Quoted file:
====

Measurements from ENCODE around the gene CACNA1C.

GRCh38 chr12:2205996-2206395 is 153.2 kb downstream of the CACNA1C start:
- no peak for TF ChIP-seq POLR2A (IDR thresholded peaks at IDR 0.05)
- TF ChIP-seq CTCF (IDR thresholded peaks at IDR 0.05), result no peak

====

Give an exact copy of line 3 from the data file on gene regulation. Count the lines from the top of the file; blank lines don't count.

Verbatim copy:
- no peak for TF ChIP-seq POLR2A (IDR thresholded peaks at IDR 0.05)